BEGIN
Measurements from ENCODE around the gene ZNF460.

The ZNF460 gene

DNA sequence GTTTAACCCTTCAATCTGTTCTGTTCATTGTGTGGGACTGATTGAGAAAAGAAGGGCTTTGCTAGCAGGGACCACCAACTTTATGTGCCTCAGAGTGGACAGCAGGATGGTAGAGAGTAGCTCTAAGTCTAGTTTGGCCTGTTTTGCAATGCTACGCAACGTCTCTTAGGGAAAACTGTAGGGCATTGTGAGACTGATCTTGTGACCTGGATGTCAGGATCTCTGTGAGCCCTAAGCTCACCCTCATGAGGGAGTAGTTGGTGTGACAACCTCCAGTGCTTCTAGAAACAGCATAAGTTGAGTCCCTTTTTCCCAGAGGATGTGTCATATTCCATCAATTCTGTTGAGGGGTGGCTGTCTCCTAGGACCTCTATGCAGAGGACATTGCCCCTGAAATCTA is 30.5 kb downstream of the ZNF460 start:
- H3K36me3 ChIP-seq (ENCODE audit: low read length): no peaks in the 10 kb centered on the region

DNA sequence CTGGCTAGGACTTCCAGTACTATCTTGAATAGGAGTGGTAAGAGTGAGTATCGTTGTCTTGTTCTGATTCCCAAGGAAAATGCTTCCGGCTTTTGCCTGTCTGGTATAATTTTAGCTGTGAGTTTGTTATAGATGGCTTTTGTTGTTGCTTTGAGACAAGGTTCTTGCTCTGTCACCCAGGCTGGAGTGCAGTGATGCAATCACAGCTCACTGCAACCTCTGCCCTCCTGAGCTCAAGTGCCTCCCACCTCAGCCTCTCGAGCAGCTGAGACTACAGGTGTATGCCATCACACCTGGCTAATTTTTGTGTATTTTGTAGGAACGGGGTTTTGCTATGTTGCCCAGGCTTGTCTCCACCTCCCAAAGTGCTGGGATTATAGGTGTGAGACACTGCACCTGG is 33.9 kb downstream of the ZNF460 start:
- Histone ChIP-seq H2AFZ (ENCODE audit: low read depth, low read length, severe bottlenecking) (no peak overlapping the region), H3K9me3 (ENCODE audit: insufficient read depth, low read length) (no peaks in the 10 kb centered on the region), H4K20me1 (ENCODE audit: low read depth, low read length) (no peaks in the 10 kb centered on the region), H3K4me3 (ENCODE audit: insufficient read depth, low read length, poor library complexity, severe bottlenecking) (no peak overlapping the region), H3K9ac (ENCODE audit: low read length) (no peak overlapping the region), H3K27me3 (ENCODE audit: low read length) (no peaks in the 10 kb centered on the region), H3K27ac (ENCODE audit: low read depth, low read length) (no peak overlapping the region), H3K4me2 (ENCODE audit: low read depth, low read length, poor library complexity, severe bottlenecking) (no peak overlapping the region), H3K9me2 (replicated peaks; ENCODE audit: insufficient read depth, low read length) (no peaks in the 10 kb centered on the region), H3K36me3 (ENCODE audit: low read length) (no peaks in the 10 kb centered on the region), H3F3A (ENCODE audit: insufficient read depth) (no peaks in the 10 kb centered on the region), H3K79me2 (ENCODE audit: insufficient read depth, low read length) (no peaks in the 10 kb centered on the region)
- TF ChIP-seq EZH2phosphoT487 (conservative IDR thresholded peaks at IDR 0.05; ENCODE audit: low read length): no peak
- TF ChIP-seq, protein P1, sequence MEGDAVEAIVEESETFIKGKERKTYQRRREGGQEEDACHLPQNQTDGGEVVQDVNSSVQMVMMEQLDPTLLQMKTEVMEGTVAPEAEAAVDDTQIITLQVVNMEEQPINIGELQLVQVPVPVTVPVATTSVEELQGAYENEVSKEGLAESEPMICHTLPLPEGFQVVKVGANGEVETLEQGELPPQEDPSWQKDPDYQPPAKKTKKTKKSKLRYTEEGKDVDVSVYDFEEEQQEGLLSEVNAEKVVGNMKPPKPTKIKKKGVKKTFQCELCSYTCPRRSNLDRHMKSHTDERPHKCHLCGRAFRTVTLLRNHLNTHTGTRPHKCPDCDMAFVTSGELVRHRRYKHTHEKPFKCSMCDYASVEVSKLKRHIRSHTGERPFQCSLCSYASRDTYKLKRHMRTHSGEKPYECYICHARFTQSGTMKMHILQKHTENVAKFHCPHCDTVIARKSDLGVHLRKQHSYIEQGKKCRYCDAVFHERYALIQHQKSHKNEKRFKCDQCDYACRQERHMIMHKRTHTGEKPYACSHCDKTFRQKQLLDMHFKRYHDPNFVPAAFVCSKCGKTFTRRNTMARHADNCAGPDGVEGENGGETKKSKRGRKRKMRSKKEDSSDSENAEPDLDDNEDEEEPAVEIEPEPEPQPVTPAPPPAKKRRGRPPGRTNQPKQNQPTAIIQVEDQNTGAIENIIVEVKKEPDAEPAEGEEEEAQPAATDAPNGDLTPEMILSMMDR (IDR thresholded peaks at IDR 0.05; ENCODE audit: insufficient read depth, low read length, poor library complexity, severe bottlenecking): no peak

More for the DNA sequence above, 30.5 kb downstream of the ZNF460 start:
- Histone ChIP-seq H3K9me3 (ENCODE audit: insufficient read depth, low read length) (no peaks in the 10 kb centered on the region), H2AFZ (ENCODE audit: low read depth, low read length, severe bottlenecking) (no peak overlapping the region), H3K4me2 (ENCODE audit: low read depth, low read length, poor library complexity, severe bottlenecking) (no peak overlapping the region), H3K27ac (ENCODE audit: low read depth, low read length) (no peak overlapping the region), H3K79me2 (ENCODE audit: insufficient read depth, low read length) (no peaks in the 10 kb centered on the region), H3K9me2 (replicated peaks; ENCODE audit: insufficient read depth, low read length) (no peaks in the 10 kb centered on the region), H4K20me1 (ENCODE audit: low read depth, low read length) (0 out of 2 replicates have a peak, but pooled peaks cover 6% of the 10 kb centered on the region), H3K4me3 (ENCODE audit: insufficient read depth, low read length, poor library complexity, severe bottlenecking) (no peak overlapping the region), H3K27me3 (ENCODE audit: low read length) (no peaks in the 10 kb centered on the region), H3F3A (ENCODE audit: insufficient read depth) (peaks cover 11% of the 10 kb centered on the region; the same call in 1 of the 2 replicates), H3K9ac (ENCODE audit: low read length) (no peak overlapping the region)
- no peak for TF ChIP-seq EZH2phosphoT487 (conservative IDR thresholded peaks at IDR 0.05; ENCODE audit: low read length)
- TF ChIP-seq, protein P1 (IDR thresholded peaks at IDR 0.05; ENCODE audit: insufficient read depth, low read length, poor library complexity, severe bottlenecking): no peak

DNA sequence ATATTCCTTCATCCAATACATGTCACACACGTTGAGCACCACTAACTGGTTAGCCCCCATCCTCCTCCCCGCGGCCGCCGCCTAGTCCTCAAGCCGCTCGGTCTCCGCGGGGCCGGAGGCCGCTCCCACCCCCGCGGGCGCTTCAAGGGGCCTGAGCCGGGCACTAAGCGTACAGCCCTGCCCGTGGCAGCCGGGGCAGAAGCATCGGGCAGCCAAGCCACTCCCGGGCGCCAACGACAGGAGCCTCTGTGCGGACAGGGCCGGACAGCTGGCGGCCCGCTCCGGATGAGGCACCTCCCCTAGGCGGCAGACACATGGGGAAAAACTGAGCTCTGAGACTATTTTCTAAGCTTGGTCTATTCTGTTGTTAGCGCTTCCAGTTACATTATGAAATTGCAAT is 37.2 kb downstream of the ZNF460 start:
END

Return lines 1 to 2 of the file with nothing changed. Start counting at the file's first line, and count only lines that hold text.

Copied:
Measurements from ENCODE around the gene ZNF460.

The ZNF460 gene